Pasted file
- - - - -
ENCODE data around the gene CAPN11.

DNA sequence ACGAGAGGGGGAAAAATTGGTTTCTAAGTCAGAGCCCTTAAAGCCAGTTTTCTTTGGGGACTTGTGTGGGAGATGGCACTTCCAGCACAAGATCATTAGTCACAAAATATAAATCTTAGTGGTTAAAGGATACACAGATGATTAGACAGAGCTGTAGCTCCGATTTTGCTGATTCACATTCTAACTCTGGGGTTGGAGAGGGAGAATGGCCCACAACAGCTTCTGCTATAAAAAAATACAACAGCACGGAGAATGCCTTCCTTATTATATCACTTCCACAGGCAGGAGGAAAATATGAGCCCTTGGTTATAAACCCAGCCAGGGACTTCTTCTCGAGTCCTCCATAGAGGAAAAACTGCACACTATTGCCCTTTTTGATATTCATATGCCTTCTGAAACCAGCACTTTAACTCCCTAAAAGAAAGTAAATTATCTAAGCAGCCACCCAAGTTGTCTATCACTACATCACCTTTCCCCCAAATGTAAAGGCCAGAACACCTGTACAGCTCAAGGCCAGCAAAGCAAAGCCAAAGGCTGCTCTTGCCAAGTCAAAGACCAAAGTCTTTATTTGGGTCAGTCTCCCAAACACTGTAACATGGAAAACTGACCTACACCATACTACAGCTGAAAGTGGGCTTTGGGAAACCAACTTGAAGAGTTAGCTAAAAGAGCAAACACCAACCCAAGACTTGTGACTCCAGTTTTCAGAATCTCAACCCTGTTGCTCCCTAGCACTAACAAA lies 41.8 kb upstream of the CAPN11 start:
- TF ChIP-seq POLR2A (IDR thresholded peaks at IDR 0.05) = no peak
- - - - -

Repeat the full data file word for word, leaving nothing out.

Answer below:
ENCODE data around the gene CAPN11.

DNA sequence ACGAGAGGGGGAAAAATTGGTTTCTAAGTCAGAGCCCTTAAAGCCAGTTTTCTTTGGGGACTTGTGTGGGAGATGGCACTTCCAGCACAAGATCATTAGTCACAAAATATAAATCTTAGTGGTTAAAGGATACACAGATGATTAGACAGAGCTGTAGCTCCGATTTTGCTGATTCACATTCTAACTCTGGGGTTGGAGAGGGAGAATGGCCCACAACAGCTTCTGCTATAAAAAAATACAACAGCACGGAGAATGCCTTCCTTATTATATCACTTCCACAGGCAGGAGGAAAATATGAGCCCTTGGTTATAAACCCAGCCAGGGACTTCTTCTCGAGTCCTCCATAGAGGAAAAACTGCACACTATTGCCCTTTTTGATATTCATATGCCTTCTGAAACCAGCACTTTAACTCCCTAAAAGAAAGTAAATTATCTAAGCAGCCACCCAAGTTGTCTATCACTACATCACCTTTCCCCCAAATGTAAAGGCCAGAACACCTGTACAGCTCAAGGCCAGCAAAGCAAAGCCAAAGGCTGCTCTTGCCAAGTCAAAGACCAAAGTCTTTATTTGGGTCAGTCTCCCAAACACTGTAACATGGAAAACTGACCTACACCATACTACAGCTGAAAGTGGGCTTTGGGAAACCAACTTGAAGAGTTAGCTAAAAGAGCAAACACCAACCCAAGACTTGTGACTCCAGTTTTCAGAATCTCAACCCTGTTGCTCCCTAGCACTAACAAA lies 41.8 kb upstream of the CAPN11 start:
- TF ChIP-seq POLR2A (IDR thresholded peaks at IDR 0.05) = no peak